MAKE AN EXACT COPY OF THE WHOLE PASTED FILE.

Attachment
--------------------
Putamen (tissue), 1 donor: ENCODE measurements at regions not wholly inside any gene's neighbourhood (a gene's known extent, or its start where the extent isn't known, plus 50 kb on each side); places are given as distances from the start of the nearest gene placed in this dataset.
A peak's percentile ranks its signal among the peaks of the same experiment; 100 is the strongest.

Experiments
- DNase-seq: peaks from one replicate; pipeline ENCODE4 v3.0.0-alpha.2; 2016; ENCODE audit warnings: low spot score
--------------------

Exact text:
Putamen (tissue), 1 donor: ENCODE measurements at regions not wholly inside any gene's neighbourhood (a gene's known extent, or its start where the extent isn't known, plus 50 kb on each side); places are given as distances from the start of the nearest gene placed in this dataset.
A peak's percentile ranks its signal among the peaks of the same experiment; 100 is the strongest.

Experiments
- DNase-seq: peaks from one replicate; pipeline ENCODE4 v3.0.0-alpha.2; 2016; ENCODE audit warnings: low spot score